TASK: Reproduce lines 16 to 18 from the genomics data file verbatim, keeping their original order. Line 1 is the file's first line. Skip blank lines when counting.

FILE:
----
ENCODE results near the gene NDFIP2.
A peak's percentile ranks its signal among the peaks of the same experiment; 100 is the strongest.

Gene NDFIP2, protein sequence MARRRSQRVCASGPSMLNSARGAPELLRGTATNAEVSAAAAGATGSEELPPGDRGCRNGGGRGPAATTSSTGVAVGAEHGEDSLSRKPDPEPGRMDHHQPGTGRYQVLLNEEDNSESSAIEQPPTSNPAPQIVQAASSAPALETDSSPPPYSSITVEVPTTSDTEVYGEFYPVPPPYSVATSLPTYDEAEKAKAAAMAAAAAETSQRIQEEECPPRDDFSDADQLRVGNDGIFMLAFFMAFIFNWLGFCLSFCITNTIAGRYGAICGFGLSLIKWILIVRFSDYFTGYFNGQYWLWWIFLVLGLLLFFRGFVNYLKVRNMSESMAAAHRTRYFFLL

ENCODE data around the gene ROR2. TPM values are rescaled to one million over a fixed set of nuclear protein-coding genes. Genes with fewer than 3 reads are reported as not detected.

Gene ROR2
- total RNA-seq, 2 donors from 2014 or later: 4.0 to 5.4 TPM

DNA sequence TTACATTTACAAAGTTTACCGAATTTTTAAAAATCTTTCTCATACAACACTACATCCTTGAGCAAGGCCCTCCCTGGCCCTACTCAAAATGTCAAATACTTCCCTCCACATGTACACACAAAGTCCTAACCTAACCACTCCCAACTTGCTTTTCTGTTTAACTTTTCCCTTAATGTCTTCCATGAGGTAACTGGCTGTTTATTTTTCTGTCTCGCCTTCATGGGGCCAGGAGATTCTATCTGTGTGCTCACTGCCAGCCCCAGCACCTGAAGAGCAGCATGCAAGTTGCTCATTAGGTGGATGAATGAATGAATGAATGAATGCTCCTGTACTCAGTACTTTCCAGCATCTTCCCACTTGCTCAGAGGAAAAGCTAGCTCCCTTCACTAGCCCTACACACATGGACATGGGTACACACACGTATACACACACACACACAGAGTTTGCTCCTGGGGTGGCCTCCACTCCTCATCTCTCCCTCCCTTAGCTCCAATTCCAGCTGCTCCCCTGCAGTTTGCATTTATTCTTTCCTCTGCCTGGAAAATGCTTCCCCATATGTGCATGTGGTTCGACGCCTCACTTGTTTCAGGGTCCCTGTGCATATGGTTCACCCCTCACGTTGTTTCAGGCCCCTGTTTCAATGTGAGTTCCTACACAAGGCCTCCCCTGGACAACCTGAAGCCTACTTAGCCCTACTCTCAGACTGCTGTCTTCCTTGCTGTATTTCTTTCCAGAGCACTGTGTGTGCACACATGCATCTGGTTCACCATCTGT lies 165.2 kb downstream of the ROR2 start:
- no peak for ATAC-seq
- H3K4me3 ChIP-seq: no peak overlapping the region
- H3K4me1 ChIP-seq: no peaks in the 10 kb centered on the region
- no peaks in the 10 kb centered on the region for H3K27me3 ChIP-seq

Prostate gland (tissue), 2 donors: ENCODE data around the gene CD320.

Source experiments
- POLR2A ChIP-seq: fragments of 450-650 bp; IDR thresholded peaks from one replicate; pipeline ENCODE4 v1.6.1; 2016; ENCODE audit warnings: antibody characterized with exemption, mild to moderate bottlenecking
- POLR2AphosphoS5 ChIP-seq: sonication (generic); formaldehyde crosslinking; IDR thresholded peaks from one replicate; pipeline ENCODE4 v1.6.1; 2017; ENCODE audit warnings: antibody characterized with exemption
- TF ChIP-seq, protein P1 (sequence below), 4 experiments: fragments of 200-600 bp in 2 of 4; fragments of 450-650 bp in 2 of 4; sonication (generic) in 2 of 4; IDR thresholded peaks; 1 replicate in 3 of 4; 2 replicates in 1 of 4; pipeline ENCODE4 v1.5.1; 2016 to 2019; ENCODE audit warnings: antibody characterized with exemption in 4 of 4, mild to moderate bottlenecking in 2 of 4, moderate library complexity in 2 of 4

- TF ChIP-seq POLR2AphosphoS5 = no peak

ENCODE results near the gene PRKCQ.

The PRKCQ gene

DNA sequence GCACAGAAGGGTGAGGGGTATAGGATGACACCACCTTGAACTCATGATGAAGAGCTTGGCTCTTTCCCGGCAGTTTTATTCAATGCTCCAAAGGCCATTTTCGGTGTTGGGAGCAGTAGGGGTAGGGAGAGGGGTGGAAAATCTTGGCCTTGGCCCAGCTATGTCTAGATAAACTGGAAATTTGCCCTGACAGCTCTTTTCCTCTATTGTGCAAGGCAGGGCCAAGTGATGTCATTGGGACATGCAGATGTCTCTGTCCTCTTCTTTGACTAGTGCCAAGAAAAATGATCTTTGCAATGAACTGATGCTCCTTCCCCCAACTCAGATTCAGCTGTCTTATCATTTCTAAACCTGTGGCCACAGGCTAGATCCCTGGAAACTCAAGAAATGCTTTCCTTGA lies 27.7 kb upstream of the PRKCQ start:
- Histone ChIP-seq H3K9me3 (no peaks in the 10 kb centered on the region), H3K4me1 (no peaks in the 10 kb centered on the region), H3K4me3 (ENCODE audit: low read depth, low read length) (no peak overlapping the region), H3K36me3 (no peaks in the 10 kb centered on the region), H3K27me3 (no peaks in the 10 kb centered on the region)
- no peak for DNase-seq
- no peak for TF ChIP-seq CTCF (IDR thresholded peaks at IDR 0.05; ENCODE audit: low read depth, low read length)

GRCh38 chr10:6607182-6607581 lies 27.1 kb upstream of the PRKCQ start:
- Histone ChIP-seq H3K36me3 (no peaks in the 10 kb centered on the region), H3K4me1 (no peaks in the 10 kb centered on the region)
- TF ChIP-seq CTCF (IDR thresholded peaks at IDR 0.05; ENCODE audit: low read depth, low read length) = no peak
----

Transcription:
- TF ChIP-seq, protein P1 (sequence below), 4 experiments: fragments of 200-600 bp in 2 of 4; fragments of 450-650 bp in 2 of 4; sonication (generic) in 2 of 4; IDR thresholded peaks; 1 replicate in 3 of 4; 2 replicates in 1 of 4; pipeline ENCODE4 v1.5.1; 2016 to 2019; ENCODE audit warnings: antibody characterized with exemption in 4 of 4, mild to moderate bottlenecking in 2 of 4, moderate library complexity in 2 of 4

- TF ChIP-seq POLR2AphosphoS5 = no peak

ENCODE results near the gene PRKCQ.